The Au Pair experience has been around for almost 50 years and it was started to encourage young people to travel and to gain “Cultural Experiences” of life in other countries and to improve their language Skills.
How it works in practice, is that a host family in one country invites a young person from another country, to stay in their family home and to share in their family life. The family should treat them as though they were a visiting family member, which means that they would be invited to eat meals with the family, participate in family outings and events and to share in family conversations so that they experience life as a member of a UK family and to build their language skills.
Whilst staying with the family, they should also gets the opportunity to visit places of interest in the UK and to attend language courses on their days off.
In return for the family providing a “Cultural Exchange” opportunity, an Au Pair agrees to provide help and support around the family home for an agreed number of hours per week, and for which the host family pays an them an allowance (this is sometimes referred to as “pocket money”).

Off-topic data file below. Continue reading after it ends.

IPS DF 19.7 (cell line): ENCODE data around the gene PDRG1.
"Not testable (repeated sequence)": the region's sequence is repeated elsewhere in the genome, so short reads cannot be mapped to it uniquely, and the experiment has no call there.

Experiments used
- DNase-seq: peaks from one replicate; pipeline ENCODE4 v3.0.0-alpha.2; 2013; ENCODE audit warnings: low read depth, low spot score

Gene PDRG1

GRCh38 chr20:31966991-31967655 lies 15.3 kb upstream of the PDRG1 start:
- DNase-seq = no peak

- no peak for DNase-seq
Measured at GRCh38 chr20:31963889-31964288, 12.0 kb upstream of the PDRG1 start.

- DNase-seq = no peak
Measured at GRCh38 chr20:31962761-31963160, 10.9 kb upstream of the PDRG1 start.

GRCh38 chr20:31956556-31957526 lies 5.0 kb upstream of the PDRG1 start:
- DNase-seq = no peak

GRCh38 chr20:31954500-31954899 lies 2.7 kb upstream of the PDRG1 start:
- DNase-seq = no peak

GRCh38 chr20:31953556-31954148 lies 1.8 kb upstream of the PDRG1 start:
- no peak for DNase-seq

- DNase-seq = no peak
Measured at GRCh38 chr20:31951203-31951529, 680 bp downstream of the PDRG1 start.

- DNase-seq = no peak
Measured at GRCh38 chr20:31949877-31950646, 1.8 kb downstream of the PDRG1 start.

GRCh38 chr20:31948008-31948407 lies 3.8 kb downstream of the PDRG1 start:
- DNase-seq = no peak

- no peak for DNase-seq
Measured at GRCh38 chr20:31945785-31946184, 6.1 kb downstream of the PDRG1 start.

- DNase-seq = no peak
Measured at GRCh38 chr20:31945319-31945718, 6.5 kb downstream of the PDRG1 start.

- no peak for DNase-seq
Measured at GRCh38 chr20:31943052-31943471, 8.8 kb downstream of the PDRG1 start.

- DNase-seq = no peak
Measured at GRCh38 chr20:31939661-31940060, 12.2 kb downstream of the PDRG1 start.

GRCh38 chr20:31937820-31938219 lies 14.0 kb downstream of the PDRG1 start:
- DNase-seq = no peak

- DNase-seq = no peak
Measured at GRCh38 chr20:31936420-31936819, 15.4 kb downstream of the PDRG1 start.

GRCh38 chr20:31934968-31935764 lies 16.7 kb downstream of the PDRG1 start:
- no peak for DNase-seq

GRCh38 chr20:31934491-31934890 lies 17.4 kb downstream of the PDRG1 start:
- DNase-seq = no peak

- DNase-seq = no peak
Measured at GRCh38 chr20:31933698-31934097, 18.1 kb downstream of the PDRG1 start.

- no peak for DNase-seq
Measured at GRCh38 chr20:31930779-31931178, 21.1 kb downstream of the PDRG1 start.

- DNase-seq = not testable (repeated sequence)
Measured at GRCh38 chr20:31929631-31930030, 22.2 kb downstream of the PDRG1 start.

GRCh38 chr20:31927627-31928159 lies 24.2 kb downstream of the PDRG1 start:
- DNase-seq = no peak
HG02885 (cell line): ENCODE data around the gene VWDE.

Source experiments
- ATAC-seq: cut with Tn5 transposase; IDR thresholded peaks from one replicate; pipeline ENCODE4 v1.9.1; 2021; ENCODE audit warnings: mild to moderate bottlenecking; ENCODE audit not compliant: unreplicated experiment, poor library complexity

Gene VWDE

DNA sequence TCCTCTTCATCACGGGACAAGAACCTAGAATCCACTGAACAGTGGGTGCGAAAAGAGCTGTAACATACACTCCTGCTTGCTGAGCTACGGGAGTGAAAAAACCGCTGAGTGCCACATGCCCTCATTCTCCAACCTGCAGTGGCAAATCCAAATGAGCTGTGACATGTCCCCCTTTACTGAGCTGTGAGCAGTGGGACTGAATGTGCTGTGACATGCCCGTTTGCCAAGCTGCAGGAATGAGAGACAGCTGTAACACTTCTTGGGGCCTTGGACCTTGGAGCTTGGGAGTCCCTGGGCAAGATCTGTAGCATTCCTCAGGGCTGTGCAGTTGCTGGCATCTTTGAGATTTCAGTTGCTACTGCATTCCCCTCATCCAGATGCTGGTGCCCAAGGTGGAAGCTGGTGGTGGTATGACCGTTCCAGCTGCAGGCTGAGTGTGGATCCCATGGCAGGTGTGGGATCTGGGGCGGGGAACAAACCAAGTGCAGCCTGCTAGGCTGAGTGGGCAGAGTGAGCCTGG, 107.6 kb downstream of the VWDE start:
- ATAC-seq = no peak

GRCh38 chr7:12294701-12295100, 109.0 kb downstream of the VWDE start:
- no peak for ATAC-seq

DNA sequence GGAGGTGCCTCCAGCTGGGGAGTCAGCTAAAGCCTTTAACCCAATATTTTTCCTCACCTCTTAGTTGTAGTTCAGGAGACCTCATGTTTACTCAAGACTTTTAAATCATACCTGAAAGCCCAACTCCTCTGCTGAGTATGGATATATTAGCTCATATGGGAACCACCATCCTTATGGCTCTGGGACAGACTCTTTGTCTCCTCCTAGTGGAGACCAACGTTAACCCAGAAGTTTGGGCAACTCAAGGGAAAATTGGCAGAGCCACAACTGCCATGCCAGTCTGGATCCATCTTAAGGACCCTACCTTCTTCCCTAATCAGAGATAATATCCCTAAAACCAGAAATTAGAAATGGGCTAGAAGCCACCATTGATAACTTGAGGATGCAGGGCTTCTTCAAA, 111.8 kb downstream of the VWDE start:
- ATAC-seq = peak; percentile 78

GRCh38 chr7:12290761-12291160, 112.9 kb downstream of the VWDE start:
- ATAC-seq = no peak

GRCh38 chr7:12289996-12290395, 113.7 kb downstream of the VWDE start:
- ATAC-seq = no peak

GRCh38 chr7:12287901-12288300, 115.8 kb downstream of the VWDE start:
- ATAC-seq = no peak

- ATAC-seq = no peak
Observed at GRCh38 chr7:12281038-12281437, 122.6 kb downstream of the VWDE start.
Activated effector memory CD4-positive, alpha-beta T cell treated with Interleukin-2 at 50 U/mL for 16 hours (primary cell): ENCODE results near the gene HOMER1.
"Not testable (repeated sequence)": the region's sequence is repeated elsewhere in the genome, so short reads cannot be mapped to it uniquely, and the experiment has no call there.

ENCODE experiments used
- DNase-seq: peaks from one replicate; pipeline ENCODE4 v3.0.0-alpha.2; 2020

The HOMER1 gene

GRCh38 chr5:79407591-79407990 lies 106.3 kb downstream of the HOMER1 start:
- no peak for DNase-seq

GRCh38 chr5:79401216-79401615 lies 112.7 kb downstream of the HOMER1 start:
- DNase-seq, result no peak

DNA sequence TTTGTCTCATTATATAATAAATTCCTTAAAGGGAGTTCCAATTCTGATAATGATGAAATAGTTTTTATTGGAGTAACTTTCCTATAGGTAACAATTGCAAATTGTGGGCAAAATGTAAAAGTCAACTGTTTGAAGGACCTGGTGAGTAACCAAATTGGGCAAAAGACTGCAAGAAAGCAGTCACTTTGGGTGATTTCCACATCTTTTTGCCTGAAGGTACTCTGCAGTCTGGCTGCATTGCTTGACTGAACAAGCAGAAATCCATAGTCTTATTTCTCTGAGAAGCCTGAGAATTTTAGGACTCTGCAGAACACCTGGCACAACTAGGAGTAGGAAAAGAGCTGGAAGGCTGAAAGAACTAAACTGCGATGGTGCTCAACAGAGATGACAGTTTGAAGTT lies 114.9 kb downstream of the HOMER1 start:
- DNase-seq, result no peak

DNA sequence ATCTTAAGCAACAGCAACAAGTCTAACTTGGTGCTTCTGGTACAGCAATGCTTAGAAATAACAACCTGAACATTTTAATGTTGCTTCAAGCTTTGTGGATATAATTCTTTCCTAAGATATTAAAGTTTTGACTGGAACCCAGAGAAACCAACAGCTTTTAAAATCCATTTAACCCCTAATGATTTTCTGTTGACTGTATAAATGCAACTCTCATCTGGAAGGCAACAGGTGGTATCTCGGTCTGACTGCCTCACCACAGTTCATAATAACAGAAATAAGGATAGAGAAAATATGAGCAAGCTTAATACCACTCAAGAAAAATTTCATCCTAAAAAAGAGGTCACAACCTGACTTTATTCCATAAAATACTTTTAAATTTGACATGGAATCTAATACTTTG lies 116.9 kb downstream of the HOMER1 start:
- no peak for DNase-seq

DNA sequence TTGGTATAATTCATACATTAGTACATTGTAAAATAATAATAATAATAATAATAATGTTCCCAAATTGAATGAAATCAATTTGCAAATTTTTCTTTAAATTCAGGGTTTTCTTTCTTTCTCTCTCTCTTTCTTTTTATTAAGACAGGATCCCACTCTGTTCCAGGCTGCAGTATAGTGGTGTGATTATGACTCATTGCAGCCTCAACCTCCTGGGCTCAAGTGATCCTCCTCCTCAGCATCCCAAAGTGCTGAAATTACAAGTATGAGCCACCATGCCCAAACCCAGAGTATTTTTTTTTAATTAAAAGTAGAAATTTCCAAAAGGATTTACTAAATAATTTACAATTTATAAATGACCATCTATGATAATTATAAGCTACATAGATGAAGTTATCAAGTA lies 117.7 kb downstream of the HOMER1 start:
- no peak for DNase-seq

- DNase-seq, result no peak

The type of jobs that they are expected to help with around the family home are also restricted to what you would expect a family member to undertake. Our section on Au Pair duites provides a family with more detailed guidance on the types of duties you should expect an Au Pair to undertake.
Bunters is an Au Pair Agency and a member of BAPAA, which has a code of conduct for its members with the intention of ensuring that Au Pairs are not used by families to undertake jobs that are inappropriate.
Until November 2008, the Immigration Regulations defined Au Pairs as a specific category with a set of conditions governing both Au Pairs and families. This Immigration category no longer exists.
Most now come to the UK under the governance of the UK’s “Immigration (European Economic Area) Regulations 2006” which implement the European Union’s Freedom of Movement for Citizens under Directive 2004/38/EC.
We can discuss with you how the EEA Regulations apply after you have registered with us.
Where can Au Pairs come to the UK from?
Under the Freedom of Movement Regulations, they can come to the UK from the following countries:
Austria, Belgium, Cyprus, Denmark, Finland, France, Germany, Greece, Iceland, Irish Republic, Italy, Liechtenstein, Luxembourg, Malta, Netherlands, Norway, Portugal, Spain, Sweden, Switzerland, Czech Republic, Estonia, Hungary, Latvia, Lithuania, Poland, Slovak Republic, Slovenia, Bulgaria and Romania.
Tier 5 ( Youth Mobility) Australia, Canada, Japan, Monaco, New Zealand, Hong Kong, Republic of Korea and Taiwan.